The Indian government intends to harness big data, analytics and artificial intelligence for real-world applications while ensuring that the privacy of citizens is maintained.
"While we continue to look at real-life and commercial solutions with these technologies at the base, we have to ensure that data privacy, rather privacy of all citizens, is maintained" said Gopalakrishnan S, joint secretary of the Ministry of Electronics and Information Technology (MeitY).
Concerns about data breaches have been rising not just in India but globally. Late last month, a committee of experts led by former Supreme Court judge BN Srikrishna unveiled a draft of the Personal Data Protection Bill that will be tabled in parliament.
Speaking on the sidelines of a conference organised by industry body FICCI, Gopalkrishnan said that the data protection law will soon come into force after the consultation process and hence it is important for citizens to understand what they are consenting too when it comes to apps or services offered by tech or internet companies.
However, he also said that the data protection law will not deter data collection or analysis till the time the data is treated anonymously and also hinted at creation of data exchanges in the country to take advantage of the vast amount of data the country is producing. This can be used for betterment in different sectors such as agriculture, healthcare and education, he said.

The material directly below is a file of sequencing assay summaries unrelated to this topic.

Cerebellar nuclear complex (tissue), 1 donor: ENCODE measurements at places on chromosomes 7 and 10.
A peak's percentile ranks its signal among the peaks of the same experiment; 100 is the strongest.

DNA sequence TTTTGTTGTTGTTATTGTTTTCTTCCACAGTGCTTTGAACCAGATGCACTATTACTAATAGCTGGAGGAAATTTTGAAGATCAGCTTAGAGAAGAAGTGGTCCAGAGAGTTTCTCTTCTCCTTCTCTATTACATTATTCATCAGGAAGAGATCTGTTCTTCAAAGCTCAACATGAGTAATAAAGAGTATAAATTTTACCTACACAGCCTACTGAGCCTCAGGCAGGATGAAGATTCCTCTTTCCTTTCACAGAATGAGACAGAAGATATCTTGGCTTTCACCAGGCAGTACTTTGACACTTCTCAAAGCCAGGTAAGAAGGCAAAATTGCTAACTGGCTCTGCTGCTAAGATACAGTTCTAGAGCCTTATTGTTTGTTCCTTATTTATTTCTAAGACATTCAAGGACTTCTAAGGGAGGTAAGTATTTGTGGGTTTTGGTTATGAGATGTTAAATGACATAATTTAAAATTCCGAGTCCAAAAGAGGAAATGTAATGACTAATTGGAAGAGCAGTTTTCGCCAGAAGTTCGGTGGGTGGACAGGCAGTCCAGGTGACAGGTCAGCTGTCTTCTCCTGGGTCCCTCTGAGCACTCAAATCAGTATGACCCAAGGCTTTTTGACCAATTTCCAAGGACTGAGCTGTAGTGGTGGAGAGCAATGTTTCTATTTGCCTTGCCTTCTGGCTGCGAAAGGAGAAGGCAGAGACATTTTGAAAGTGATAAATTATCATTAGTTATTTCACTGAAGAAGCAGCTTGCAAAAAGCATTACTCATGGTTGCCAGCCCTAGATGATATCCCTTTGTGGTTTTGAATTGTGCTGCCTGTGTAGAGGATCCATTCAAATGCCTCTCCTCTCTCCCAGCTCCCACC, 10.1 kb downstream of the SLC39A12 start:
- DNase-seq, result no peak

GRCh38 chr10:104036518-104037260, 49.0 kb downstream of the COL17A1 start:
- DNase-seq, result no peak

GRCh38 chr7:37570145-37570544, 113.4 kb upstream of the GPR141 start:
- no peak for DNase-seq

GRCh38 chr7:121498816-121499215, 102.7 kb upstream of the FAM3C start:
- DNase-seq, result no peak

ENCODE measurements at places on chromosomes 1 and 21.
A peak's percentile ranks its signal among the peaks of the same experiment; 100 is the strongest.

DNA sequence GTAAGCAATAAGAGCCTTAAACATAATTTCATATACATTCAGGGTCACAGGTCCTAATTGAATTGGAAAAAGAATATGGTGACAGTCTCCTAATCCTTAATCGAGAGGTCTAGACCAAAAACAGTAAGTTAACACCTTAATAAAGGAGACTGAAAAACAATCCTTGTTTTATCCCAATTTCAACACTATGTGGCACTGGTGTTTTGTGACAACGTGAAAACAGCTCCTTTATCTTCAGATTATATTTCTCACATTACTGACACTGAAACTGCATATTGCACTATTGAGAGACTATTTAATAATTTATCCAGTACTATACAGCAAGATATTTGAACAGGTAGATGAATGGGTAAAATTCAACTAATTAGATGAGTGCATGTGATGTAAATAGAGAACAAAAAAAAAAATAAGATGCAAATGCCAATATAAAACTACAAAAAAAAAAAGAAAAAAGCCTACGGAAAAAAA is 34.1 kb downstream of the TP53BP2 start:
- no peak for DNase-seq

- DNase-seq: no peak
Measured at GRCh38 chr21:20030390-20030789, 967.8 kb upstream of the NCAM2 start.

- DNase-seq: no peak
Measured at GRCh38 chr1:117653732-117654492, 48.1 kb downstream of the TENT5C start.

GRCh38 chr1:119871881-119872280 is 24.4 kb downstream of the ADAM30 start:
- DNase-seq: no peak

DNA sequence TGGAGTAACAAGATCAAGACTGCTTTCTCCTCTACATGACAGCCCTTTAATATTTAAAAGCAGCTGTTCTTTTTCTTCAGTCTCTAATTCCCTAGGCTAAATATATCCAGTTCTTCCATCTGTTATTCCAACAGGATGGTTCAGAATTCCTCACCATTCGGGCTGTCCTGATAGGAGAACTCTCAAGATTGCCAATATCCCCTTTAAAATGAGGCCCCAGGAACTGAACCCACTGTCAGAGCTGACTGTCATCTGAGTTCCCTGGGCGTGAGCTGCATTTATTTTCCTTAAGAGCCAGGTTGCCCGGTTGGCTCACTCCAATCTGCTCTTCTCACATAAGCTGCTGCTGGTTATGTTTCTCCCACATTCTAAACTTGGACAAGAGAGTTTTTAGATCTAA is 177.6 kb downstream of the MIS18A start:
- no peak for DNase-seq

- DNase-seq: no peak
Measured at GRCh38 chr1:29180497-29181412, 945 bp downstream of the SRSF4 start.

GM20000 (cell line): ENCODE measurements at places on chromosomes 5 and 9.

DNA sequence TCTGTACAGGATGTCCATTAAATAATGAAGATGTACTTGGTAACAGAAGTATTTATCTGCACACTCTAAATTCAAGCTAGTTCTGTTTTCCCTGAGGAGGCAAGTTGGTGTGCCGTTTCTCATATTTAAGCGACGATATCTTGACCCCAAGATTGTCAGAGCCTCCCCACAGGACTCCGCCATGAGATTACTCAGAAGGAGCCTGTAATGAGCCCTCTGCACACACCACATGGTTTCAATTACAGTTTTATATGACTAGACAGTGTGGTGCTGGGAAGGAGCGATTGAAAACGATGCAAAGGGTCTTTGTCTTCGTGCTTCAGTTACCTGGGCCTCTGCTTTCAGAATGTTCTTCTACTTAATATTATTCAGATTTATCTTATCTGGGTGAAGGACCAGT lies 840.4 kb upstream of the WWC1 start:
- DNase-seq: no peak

Gopalakrishnan added that the country also needed to lay down proper guidelines to monitor and define the potential and limits of newer technologies.
He also suggested that there were multiple commercial applications of big data, artificial intelligence and analytics.
Citing examples, the official said that analytics can be used in fraud detection in the financial sector and also used to run 24x7 voice bots that can accomplish tasks between different divisions in a corporate or government entities.
"AI and analytics and IoT can also be used in healthcare. Systems such as IBM Watson are already being used and there is a particular hospital which is offering shirts that have sensors so that the doctor can always track patient data," he said.
The senior government official also spoke about blockchain and said that the government, with policy think-tank Niti Aayog in tow, has been thinking of implementing the technology in sectors such as health and education.
Niti Aayog had previously created proof of concepts for blockchain in education, health and agriculture. It was also looking at using the technology to curb the menace of fake drugs.
The think-tank had earlier released a discussion paper which showed artificial intelligence could make healthcare more affordable for millions of citizens. It also suggested the use of AI in agriculture to increase farmers' income and cut down on wastage.
"In the area of education, AI can improve access and quality. When put to infrastructure and transportation sectors, AI can improve connectivity and create safer modes of transport," the paper said.
Gopalakrishnan also pointed out that India needs text-to-speech- and speech-to text-like technologies to help blur differences and bridge gaps between people.
In April, Niti Aayog had also tapped IIT-Delhi's artificial-intelligence tool that reveals and predicts socio-economic conditions of areas right down to the district level using satellite images. The project is expected to help policymakers take better decisions across healthcare, education, agriculture, sanitation, employment and others.